The Federal Emergency Management Agency has granted nearly $3 million in individual assistance to flood survivors in Douglas County, about one-fifth of the statewide total.
FEMA officials gave the Douglas County Board an update Tuesday on local flood recovery efforts.
Through the end of Monday, 910 people in Douglas County had registered for individual assistance, Reginald O. Burt, a individual assistance specialist for FEMA, told the County Board. He said 778 had been referred for some type of assistance from the agency.
To date, FEMA had granted about $2.5 million in housing assistance to Douglas County residents, he said, and an additional $388,000 for other needs, such as personal property, medical and dental care and transportation.
Statewide in Nebraska, FEMA had provided about $15.4 million in individual assistance, and about $1.7 million for other needs through Monday, Burt said.
While not everyone qualifies for individual assistance, FEMA representatives at the County Board meeting said people can amend their applications if they find more damage in their homes than first noticed, although they’ll need to show documentation.
People who receive a denial letter from FEMA also need to read the whole letter, because it may tell them how to fix a simple problem with their application, said Brenda Gustafson, a FEMA external affairs specialist.
She said people often stop reading when they see the denial. But she said she has heard that up to 80% of denials are because of things that applicants can correct, such as a wrong digit in their Social Security number or some other technical detail.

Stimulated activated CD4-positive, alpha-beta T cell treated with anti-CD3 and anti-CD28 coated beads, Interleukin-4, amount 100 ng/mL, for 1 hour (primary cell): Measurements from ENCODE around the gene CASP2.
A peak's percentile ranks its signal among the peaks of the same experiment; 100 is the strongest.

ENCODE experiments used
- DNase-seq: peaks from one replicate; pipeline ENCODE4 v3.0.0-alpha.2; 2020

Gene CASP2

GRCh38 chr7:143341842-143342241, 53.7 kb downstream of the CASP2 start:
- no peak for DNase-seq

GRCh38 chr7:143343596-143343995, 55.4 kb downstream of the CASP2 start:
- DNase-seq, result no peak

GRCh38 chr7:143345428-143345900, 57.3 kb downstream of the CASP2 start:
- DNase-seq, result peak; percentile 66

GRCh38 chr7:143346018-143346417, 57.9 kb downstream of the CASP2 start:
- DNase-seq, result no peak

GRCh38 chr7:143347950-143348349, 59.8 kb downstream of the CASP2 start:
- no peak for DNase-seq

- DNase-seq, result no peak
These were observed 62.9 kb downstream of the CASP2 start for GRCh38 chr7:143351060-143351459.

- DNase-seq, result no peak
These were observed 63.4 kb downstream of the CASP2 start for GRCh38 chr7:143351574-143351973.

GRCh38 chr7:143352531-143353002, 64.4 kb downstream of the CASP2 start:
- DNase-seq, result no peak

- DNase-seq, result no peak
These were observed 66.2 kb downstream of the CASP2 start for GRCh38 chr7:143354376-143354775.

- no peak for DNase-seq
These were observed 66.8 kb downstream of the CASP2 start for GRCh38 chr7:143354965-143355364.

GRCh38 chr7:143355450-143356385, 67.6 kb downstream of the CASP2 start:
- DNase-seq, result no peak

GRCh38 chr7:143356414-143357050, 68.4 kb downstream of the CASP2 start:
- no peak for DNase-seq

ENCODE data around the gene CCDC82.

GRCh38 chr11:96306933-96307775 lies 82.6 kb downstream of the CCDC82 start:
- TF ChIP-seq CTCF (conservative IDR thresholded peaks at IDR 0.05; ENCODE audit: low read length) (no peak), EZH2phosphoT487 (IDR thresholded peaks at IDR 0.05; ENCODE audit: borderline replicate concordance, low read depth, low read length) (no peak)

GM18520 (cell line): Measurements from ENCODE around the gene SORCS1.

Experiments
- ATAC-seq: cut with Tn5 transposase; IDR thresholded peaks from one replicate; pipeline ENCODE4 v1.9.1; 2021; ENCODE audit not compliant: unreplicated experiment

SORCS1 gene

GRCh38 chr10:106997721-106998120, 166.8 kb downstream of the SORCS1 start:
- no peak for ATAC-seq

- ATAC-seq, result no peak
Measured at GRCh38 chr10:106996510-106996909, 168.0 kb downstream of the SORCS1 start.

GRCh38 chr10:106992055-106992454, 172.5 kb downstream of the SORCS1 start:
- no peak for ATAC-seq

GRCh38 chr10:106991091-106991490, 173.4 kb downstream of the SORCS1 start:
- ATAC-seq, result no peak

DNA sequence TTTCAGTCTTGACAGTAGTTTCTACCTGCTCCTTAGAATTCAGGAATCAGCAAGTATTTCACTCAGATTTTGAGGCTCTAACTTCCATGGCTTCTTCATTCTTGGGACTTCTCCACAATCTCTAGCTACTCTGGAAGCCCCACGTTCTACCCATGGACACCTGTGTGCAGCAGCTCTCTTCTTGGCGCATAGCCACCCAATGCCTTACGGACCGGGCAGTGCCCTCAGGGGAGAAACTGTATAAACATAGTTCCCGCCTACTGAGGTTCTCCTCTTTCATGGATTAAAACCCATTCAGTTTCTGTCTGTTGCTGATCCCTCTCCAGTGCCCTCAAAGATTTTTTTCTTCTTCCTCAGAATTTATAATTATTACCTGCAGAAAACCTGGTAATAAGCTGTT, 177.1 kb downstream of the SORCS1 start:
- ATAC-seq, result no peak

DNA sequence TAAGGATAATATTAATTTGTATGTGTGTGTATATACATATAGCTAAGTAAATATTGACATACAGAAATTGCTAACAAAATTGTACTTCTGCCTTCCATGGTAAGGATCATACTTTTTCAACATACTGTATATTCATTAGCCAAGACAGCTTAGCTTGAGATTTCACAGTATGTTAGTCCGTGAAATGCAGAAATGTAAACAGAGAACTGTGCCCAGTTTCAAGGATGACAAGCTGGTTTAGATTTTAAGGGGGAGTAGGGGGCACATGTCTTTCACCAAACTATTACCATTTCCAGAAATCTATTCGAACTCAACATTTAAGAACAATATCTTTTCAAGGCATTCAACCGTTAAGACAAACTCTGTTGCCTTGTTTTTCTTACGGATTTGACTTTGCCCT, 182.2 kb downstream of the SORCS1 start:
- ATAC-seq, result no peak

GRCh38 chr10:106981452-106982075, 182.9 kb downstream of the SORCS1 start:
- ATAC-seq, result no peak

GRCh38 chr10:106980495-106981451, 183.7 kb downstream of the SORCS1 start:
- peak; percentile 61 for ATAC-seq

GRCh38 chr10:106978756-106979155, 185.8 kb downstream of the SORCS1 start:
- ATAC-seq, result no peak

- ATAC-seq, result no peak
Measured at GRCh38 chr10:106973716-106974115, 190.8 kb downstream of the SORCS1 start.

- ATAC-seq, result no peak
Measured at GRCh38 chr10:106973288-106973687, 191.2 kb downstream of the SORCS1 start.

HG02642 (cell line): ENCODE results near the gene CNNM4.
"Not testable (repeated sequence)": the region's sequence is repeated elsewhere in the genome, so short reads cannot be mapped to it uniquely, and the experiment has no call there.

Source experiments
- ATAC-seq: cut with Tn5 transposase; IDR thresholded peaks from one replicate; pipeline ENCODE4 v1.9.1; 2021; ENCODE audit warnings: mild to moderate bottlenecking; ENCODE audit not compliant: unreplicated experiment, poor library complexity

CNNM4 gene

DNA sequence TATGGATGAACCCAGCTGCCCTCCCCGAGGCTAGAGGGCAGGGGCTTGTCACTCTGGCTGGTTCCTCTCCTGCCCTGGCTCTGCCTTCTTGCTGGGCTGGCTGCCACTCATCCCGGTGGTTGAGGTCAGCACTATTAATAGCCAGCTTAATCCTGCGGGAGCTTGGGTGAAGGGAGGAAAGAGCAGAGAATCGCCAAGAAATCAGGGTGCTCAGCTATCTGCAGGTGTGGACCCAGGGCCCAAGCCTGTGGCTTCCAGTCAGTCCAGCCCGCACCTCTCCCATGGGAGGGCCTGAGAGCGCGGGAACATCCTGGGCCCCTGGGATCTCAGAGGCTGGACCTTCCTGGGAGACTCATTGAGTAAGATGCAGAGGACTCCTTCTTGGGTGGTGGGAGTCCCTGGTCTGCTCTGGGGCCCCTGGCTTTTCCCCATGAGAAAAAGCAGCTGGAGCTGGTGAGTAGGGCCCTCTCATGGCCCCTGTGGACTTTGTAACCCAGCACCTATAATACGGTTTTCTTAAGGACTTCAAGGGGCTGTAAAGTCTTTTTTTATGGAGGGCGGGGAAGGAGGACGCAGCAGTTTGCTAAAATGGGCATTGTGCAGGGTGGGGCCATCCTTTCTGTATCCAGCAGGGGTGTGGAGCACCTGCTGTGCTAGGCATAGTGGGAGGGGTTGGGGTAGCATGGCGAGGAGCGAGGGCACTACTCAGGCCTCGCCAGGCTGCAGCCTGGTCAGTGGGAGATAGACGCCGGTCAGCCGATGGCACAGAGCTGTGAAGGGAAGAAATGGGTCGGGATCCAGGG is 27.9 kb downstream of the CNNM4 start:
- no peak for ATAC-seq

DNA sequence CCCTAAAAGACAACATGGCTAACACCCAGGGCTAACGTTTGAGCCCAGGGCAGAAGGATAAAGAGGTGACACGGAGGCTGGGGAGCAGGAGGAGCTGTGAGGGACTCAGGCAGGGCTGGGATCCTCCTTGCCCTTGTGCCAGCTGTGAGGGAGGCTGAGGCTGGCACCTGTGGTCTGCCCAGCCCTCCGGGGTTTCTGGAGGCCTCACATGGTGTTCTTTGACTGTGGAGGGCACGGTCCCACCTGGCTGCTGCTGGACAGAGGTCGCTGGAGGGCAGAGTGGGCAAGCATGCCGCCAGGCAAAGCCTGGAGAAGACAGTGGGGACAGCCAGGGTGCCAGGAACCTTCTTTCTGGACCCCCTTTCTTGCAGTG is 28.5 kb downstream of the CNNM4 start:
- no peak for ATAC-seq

People have until May 20 to register for individual assistance, although FEMA is urging people to apply soon and not to wait until the last minute. People can register online, at www.disasterassistance.gov; by phone, at 800-621-3362; or in person at a Disaster Recovery Center. The center in Douglas County is at 111 E. Front St. in Valley. To find others, go to FEMA.gov/DRC.
The Small Business Administration also is offering low-interest loans to homeowners, renters and businesspeople affected by the flooding.
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County Board member Mary Ann Borgeson asked about King Lake, an often-flooded area near Valley that was hard hit by flooding. People are worried that they may not be able to rebuild or receive any assistance for rebuilding.
Gustafson said FEMA is “well aware of King Lake and Valley” and is working with a lot of areas where homes are not habitable. She said it’s a complicated issue, involving state and local governments, and federal and local zoning regulations. She said FEMA has brought in a team of experts to work with local government and residents on the issues.